Mr Potato Bread


Preparation info

  • Difficulty


  • Makes



Appears in

Bourke Street Bakery

By Paul Allam and David McGuinness

Published 2009

  • About

This is another dough that went through its adolescence with yeast, then grew up into an honest sourdough (see for the recipe for potato bread junior). We use desiree potatoes as they are consistently good all year round, but you can use any potato really. The potatoes are first tossed in olive oil, then seasoned and roasted in a hot oven to partially cook them before adding to the dough. Nigella seeds are also called kalonji at the Indian grocer and are often mistakenly called black or cumin seeds.


  • 125 g ( oz) desiree potatoes, cut into 3 cm (1¼ inch) cubes
  • 30 ml (1 fl oz/ tablespoons) olive oil
  • a pinch of salt
  • a pinch of freshly ground black pepper
  • 830 g (1 lb 13¼ oz) sourdough dough
  • 6 rosemary sprigs, leaves picked
  • 20 g (¾ oz/2 tablespoons) soy flour
  • 5 g ( oz/2 teaspoons) nigella seeds


Preheat the oven to 220°C (425°F/Gas 7). Put the potato cubes in a baking tray and pour over 3 teaspoons of the olive oil. Season with salt and freshly ground black pepper and bake in the oven for 15 minutes, or until a knife can nearly pierce through the potato easily. Allow to cool. The potatoes only need to be half-cooked at this stage as they will continue cooking when the loaf is baked. If the potatoes are overcooked they will disintegrate when you go to fold them through the dough. What you want is to be able to slice a piece of potato bread and see nice chunks of potato, which will signify that this is a handmade loaf.

To make the potato bread, follow the instructions for mixing sourdough until you can create a window. Use your hands to lightly fold the potato, rosemary, soy flour, nigella seeds and remaining oil into the dough until just combined. You can do this by hand by lightly folding the ingredients through the dough until just combined, or simply add it to the bowl of an electric mixer and mix for 2–3 minutes on very slow speed — you will need to give it a helping hand by stopping the mixer a few times to push the dough around the bowl and be careful not to break up the potato too much. Lightly grease a container with oil spray and sit the dough inside. Cover with plastic wrap and set aside at ambient room temperature (approximately 20°C/68°F) for 1 hour to bulk prove.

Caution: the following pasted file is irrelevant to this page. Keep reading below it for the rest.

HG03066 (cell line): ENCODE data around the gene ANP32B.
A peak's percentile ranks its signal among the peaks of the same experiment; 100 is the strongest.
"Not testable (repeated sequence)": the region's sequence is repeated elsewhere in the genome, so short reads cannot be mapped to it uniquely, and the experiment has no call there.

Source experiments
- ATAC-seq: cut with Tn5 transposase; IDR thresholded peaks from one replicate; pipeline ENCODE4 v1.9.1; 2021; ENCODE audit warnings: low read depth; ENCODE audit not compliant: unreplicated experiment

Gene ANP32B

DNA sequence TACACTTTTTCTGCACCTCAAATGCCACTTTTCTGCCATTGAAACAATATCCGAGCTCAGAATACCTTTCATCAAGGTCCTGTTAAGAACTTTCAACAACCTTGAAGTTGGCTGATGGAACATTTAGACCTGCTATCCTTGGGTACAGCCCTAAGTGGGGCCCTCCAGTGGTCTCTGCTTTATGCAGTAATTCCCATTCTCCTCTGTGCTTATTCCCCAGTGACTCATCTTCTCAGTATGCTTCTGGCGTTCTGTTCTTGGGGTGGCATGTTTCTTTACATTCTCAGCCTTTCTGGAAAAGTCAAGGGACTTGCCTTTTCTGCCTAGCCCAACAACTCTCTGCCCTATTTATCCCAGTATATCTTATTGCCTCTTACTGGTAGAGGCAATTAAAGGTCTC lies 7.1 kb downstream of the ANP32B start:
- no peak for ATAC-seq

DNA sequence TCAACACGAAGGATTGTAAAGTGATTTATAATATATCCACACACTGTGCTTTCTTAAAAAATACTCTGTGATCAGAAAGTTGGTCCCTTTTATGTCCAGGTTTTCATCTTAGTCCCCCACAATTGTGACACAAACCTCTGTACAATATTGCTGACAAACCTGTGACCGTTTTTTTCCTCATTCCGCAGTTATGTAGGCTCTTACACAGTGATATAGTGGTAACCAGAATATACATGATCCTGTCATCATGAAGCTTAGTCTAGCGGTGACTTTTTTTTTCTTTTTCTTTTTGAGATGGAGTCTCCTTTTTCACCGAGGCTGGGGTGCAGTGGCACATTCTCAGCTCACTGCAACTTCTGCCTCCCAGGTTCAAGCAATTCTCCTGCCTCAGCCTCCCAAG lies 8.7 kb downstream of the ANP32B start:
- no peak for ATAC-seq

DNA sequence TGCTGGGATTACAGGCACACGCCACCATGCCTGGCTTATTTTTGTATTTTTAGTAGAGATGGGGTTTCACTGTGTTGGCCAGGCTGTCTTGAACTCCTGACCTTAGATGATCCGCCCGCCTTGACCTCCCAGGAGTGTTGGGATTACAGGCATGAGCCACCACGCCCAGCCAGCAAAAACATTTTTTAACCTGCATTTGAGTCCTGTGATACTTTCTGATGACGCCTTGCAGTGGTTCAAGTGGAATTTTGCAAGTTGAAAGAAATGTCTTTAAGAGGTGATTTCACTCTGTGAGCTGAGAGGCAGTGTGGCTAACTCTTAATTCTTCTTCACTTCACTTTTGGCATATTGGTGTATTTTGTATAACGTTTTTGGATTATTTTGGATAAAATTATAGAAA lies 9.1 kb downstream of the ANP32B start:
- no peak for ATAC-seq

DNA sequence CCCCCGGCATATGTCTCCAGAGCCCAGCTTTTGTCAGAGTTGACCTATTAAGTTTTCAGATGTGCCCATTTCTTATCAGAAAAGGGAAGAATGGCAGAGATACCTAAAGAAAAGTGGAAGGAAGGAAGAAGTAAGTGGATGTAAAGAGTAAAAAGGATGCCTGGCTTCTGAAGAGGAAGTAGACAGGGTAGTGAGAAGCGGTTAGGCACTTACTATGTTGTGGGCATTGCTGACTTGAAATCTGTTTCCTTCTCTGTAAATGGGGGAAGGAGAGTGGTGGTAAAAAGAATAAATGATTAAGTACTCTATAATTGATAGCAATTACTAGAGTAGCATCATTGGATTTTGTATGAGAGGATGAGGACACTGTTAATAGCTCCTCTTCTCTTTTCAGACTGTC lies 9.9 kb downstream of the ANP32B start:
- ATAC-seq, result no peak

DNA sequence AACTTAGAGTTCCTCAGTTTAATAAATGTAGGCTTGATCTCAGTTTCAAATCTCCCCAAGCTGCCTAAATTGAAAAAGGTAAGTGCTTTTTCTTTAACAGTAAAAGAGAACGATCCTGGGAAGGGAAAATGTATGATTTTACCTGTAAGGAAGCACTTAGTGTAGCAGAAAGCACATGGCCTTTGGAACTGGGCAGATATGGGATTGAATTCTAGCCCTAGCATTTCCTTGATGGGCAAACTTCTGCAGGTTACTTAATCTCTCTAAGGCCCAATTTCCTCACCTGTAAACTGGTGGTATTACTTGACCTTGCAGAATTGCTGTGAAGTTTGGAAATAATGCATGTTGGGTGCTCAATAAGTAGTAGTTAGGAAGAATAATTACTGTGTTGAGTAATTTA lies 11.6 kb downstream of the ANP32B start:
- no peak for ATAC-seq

To knock back the dough, turn it out onto a lightly floured work surface and press out into a rectangle, about 2.5 cm (1 inch) thick. Use your hands to fold one-third back onto itself, then repeat with the remaining third. Turn the dough 90 degrees and fold it over again into thirds. Place the dough back into the oiled container and continue to bulk prove for a further 1 hour.

Use a blunt knife or divider to divide the dough into two even-sized portions, about 500 g (1 lb 2 oz) each. Working with one portion of dough at a time, continue to shape the loaves following the instructions for shaping a round loaf.

Line two small baskets with a tea towel (dish towel) in each, lightly dust both with flour and place a loaf inside each, seam side up. If you are using a traditional cane basket, you don’t need the tea towel and can simply dust the basket with flour. Alternatively, you can place the loaves on a baking tray lined with baking paper, seam side down. Place in the refrigerator loosely covered with a plastic bag for 8–12 hours.

Preheat the oven to its highest temperature. Remove the loaves from the refrigerator and let them rest in a humid place (25°C/77°F — this could take anywhere between 1 and 4 hours — until each loaf has grown in size by two-thirds. If the loaves push back steadily and quickly when you push lightly into them with a finger then they are ready. Score the loaves if you like and place them in the oven.

Spray the oven with water and reduce the temperature to 220°C (425°F/Gas 7). Bake the loaves for 20 minutes, then turn the loaves or trays around, and bake for a further 10 minutes, watching carefully to make sure that the loaves do not burn. Check the base of each loaf with a tap of your finger — if it sounds hollow, it is ready. Baking should take no longer than 40 minutes in total.